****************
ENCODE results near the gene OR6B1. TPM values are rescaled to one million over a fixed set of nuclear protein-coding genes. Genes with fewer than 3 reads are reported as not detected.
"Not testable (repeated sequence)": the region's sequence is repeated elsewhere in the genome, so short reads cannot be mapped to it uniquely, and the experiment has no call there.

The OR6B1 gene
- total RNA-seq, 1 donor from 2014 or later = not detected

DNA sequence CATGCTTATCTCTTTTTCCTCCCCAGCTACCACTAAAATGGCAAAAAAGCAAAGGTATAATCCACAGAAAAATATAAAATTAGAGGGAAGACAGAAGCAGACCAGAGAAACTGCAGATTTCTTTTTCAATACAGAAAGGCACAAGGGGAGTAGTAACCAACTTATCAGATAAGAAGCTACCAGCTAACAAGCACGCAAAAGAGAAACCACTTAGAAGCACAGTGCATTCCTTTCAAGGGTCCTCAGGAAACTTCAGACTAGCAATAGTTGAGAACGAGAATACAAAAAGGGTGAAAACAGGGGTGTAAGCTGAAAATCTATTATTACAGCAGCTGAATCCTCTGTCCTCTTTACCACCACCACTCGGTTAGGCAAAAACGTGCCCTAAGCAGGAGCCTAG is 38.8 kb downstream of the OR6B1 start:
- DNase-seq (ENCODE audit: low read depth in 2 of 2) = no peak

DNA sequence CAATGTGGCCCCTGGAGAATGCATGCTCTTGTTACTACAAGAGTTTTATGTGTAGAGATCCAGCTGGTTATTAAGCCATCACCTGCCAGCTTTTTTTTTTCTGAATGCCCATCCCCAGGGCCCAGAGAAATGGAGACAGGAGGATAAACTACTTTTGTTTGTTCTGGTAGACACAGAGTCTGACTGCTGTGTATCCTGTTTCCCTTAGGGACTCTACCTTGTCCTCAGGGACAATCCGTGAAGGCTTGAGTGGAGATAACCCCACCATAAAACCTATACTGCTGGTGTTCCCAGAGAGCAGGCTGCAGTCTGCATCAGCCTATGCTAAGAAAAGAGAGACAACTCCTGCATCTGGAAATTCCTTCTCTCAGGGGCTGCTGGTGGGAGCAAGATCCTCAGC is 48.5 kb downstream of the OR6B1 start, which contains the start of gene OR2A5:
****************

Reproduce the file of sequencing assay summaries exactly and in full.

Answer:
ENCODE results near the gene OR6B1. TPM values are rescaled to one million over a fixed set of nuclear protein-coding genes. Genes with fewer than 3 reads are reported as not detected.
"Not testable (repeated sequence)": the region's sequence is repeated elsewhere in the genome, so short reads cannot be mapped to it uniquely, and the experiment has no call there.

The OR6B1 gene
- total RNA-seq, 1 donor from 2014 or later = not detected

DNA sequence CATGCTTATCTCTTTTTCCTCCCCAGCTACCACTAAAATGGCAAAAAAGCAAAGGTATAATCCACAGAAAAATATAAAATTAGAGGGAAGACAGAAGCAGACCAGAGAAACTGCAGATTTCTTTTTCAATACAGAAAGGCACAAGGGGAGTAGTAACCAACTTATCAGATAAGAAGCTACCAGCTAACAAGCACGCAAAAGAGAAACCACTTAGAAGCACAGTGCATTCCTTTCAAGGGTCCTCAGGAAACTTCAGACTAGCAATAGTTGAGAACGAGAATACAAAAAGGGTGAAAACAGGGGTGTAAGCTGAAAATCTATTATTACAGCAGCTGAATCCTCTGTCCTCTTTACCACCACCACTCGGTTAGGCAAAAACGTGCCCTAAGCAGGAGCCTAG is 38.8 kb downstream of the OR6B1 start:
- DNase-seq (ENCODE audit: low read depth in 2 of 2) = no peak

DNA sequence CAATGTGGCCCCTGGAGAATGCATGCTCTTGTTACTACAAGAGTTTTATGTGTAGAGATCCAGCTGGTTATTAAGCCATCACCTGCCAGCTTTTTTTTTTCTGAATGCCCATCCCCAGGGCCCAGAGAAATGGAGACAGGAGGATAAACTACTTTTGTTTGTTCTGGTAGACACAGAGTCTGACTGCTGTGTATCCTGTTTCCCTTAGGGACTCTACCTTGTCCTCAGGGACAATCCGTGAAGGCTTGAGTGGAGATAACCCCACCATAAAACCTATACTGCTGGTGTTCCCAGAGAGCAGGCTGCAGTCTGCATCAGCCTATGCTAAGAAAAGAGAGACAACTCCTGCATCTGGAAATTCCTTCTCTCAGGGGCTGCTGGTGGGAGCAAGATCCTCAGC is 48.5 kb downstream of the OR6B1 start, which contains the start of gene OR2A5: